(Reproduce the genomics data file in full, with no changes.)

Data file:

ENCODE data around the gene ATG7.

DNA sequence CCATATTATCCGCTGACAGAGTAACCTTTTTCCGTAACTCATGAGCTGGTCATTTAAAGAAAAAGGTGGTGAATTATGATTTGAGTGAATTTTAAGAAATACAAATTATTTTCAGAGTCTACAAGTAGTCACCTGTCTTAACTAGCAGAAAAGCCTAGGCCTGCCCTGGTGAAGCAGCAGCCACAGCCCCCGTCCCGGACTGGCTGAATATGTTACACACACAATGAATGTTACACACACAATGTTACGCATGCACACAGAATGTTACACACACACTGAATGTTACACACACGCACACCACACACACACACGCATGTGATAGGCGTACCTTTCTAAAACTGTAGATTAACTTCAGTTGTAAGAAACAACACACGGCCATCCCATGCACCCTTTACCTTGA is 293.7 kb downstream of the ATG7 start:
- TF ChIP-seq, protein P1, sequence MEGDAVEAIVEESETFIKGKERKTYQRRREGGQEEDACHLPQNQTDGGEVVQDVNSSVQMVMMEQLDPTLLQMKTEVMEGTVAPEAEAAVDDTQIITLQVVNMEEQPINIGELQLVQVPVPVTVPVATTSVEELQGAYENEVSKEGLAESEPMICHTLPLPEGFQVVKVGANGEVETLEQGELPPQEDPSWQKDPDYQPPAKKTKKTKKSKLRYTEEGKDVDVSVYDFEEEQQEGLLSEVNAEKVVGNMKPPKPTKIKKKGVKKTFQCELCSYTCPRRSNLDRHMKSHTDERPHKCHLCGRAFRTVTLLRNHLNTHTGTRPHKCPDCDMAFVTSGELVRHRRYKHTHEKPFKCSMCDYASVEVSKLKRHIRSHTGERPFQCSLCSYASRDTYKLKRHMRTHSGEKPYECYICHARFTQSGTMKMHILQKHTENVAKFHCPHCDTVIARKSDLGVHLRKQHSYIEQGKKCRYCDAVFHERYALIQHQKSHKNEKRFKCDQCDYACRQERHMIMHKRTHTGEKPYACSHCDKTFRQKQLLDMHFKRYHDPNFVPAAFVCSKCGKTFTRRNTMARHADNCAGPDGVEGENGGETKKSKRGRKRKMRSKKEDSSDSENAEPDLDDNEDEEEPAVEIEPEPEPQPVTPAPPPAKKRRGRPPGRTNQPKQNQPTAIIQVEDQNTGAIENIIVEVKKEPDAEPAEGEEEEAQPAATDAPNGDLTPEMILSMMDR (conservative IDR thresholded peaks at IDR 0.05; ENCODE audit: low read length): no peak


ENCODE data around the gene ATG7.

DNA sequence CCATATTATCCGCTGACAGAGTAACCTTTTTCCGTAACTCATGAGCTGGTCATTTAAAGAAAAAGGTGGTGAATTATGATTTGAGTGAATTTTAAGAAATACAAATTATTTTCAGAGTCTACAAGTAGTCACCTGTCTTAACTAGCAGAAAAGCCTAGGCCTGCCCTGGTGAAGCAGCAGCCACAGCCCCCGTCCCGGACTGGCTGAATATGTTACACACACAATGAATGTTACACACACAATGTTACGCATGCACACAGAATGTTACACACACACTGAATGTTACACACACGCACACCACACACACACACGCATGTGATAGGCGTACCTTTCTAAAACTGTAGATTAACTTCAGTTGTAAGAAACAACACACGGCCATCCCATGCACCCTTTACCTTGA is 293.7 kb downstream of the ATG7 start:
- TF ChIP-seq, protein P1, sequence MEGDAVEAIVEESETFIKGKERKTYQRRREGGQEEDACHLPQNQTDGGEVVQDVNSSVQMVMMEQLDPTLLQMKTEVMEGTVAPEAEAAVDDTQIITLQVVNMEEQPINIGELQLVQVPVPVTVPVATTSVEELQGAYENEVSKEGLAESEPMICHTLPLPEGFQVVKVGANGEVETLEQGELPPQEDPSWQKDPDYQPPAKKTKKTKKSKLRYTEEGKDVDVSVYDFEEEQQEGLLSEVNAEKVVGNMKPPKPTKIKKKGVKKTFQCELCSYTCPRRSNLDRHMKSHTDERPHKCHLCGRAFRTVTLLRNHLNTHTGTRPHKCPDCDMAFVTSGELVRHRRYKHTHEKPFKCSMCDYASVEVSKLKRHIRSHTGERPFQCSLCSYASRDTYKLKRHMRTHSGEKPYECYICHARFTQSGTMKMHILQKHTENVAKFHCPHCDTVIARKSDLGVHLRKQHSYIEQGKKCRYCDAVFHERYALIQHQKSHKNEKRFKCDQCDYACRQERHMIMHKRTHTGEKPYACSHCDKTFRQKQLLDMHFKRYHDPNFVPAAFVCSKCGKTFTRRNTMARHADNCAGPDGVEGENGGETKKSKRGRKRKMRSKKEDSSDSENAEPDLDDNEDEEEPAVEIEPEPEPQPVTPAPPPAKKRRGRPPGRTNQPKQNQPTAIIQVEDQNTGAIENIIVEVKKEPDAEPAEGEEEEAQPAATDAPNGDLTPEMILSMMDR (conservative IDR thresholded peaks at IDR 0.05; ENCODE audit: low read length): no peak